What would you add to this list? I would love to hear from you through the comments.  

Chive Boursin MuffinsThis week’s muffins are a delicious savoury mixture of chives and goat cheese. Stacy says this: “I used goats’ cheese with herbs and garlic to complement the chives.  Delicious!  This one will be a surprise to those who think muffins can only be sweet.”

For Chive Boursin Muffins head here.

A Life Overseas – Words Matter & Muffin Monday

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Readers – today I am at A Life Overseas talking about words. And how they matter. Would love it if you would join me.

Here is an excerpt from the piece:

In health care we have a story we call “The 71-Million Dollar Word Story”.

It involves a young man from Cuba, the absence of a skilled interpreter, and a misdiagnosis.

The man was 18 years old and had just graduated from high school. He was riding around with his friend when he complained of a bad headache. He thought it was because of the strong smell of gas in his friend’s car but by the time he got home the pain was so severe that he was crying. He went into a coma soon afterward and he was transferred to a local hospital in a comatose state. The family was sick with worry as they waited in the emergency room for this man to be assessed. The word ‘intoxicado’ was used and, in the absence of a professional interpreter, it was assumed that the young man was ‘intoxicated’, had taken a drug overdose and was suffering the effects. The family had no idea this was the way the words were interpreted. Had they known they could have attested that the young man never used drugs or alcohol, that health was extremely important to this young athlete. Rather, ‘Intoxicado’ was a word used in Cuba to mean a general state of being unwell because of something you ate or drank. It was the only word they could think of to express the sudden onset of his symptoms.

The misinterpretation of this word caused a misdiagnosis resulting in an 18-year-old becoming a quadriplegic, for in reality he had suffered a brain bleed and lay for two days in a hospital bed without proper treatment. Had the hospital staff made the correct diagnosis the man would have left the hospital in a few days, on his way to college and a normal life.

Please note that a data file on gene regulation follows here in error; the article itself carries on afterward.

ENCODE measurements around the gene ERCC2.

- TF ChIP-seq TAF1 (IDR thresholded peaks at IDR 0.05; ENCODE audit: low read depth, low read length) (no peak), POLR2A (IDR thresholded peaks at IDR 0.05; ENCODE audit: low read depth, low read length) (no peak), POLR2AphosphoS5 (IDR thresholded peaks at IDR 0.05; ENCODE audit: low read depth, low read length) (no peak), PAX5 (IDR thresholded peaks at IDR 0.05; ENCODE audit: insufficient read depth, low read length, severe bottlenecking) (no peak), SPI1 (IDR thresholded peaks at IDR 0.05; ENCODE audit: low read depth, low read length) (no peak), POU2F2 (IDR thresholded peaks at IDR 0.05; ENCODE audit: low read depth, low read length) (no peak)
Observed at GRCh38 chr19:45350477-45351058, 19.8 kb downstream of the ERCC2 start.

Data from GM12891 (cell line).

This tragic event resulted in a lawsuit and if this man lives to be 74, he will receive a total payment of……Read the rest of the piece here!

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Thyme Chevre Blackberry Muffins

And don’t forget the new addition – Muffin Monday. Today’s muffins are Thyme Chèvre Blackberry Muffins and they look amazing! Head over to Stacy’s blog to get the recipe here or just click on the picture!

Little Mosque on the Prairie – A Review

Little Mosque on the Prairie cast

Today’s post is a guest post from Abbas Karimjee. Abbas has followed the show Little Mosque on the Prairie from the first season until the show ended after its sixth season. Read more about Abbas at the end but for now enjoy this review of Little Mosque on the Prairie.

Little Mosque on the Prairie addresses the stereotypes and misconceptions about Muslims by providing a more balanced perspective towards the Muslim community. Zarqa Nawaz is the creator of the show and it was produced by Westwind pictures. It concluded back in April 2012 after 6 seasons on CBC.

The show is based largely on the experiences of the show’s creator, Zarqa Nawaz. Through a comedy format the audience is able to see Muslim characters as people who balance their faith with their lives as Canadians while working through typical struggles of life. The show’s use of comedy allows it to explore various societal issues (like being placed on a ‘No Fly’ list, when to wear the hijab, and more) in a light-hearted way.